When William learned of this gathering army, he was delighted and went straight to the emperor. Kneeling, he said: 'Sir, for God's love, grant me a favour; make me a knight so that I can go to these wars, and I pray that I shall not fail you.

The emperor was pleased and granted his request. And the following morning, William was made a knight; and more for the emperor's sake than for his.

And the emperor knighted a further eighty young men, equipped them all with horse and arms as a noble lord should, and placed William in charge of them all.

When the emperor knew the mood of his people, he made ready his army and set out. It was well provided for, with food enough so that its progress was not compromised by any necessity to forage.

They marched with such speed that they soon came to within scouting distance of the army of the Duke of Saxony. The duke was informed of this development and immediately sent proud warriors to parley with the emperor and to try to goad him into committing his forces quickly to battle.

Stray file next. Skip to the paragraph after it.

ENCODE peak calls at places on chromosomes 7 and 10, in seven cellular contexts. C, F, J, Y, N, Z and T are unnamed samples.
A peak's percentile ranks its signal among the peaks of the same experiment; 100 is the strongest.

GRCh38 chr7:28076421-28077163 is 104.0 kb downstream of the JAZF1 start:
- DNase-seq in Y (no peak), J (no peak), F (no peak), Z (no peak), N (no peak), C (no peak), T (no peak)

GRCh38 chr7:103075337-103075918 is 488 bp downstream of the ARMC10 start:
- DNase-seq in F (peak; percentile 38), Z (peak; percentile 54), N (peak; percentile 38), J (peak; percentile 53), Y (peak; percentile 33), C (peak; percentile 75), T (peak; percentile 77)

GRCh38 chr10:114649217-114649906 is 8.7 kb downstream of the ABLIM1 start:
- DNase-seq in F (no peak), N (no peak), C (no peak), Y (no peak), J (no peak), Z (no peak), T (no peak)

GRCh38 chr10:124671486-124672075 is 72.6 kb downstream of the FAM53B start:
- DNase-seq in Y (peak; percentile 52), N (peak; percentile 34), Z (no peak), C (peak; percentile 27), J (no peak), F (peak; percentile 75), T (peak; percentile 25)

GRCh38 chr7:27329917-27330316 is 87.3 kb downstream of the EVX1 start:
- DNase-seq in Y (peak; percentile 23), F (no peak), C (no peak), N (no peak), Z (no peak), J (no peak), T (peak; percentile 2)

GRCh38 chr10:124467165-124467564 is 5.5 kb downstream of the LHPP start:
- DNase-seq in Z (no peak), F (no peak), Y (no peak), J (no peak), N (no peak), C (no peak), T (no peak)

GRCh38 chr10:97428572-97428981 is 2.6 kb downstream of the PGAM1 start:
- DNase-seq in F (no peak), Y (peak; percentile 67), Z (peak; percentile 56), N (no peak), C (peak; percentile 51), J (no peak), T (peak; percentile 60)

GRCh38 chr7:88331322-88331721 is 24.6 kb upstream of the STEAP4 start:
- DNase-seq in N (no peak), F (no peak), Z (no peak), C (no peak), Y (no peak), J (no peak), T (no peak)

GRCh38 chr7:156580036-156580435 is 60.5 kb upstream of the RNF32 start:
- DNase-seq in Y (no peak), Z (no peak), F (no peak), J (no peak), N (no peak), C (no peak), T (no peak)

His ploy was successful. The armies gathered on the field of combat. Trumpets sounded to stiffen the hearts of the warriors, forces engaged and many men were slain in the first few minutes of the battle; and to tell the truth, the emperor seemed to be getting the worst of it after a while.

William heard the emperor's piteous complaints to heaven, and to his army, and was distraught. He rallied his young knights. Whoever fails for lack of courage, may wildfire burn him up!

Then turning his horse, William rode towards the enemy. He galloped in to where the fighting was hardest, and whirled his sword about so fiercely that, to speak the truth, within a short while, six of the greatest Saxon warriors lay dead.

One was the Duke of Saxony's nephew, another, his steward. No one seems able to steal a march on him!

A squadron set off, hardened warriors all; they wounded William badly and threw him from his horse. Then they tied him up and turned to take him to the Duke.

But William's men had seen this and were riding to the rescue. The young knights battled their way through the ranks of the enemy until they reached the company that was leading William away, and there they wrought such havoc that they were able to bring him out.

They unbound him and brought him his horse, and when William was remounted he leaped back into the fray, lending support to all around him!